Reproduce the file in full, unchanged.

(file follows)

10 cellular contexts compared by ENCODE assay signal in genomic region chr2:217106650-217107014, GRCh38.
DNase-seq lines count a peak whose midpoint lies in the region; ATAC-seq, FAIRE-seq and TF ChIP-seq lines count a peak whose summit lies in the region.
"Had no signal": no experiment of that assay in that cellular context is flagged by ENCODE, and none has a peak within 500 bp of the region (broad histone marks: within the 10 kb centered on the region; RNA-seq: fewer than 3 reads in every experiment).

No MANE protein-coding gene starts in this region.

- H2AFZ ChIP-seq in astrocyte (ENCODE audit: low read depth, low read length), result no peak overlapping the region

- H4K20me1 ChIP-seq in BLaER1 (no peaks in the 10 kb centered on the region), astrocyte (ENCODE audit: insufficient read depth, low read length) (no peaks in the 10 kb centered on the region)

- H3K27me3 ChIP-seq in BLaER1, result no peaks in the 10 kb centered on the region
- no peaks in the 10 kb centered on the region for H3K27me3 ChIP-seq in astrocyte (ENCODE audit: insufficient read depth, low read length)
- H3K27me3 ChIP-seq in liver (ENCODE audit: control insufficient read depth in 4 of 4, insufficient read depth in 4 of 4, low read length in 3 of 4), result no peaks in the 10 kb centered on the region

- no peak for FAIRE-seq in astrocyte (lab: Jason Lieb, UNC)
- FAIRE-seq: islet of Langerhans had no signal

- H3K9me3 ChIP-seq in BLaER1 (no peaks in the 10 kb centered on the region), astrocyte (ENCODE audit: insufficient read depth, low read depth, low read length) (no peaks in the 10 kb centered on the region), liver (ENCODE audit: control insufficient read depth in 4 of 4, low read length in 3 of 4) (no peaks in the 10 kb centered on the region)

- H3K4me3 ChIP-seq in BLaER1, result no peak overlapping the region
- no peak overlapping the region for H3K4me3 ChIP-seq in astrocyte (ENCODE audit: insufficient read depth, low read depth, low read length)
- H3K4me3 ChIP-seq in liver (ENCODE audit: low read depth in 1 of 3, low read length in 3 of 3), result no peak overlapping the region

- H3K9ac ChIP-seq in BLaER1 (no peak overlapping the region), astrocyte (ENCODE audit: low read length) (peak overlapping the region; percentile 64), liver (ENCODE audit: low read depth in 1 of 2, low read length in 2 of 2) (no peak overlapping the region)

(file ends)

10 cellular contexts compared by ENCODE assay signal in genomic region chr2:217106650-217107014, GRCh38.
DNase-seq lines count a peak whose midpoint lies in the region; ATAC-seq, FAIRE-seq and TF ChIP-seq lines count a peak whose summit lies in the region.
"Had no signal": no experiment of that assay in that cellular context is flagged by ENCODE, and none has a peak within 500 bp of the region (broad histone marks: within the 10 kb centered on the region; RNA-seq: fewer than 3 reads in every experiment).

No MANE protein-coding gene starts in this region.

- H2AFZ ChIP-seq in astrocyte (ENCODE audit: low read depth, low read length), result no peak overlapping the region

- H4K20me1 ChIP-seq in BLaER1 (no peaks in the 10 kb centered on the region), astrocyte (ENCODE audit: insufficient read depth, low read length) (no peaks in the 10 kb centered on the region)

- H3K27me3 ChIP-seq in BLaER1, result no peaks in the 10 kb centered on the region
- no peaks in the 10 kb centered on the region for H3K27me3 ChIP-seq in astrocyte (ENCODE audit: insufficient read depth, low read length)
- H3K27me3 ChIP-seq in liver (ENCODE audit: control insufficient read depth in 4 of 4, insufficient read depth in 4 of 4, low read length in 3 of 4), result no peaks in the 10 kb centered on the region

- no peak for FAIRE-seq in astrocyte (lab: Jason Lieb, UNC)
- FAIRE-seq: islet of Langerhans had no signal

- H3K9me3 ChIP-seq in BLaER1 (no peaks in the 10 kb centered on the region), astrocyte (ENCODE audit: insufficient read depth, low read depth, low read length) (no peaks in the 10 kb centered on the region), liver (ENCODE audit: control insufficient read depth in 4 of 4, low read length in 3 of 4) (no peaks in the 10 kb centered on the region)

- H3K4me3 ChIP-seq in BLaER1, result no peak overlapping the region
- no peak overlapping the region for H3K4me3 ChIP-seq in astrocyte (ENCODE audit: insufficient read depth, low read depth, low read length)
- H3K4me3 ChIP-seq in liver (ENCODE audit: low read depth in 1 of 3, low read length in 3 of 3), result no peak overlapping the region

- H3K9ac ChIP-seq in BLaER1 (no peak overlapping the region), astrocyte (ENCODE audit: low read length) (peak overlapping the region; percentile 64), liver (ENCODE audit: low read depth in 1 of 2, low read length in 2 of 2) (no peak overlapping the region)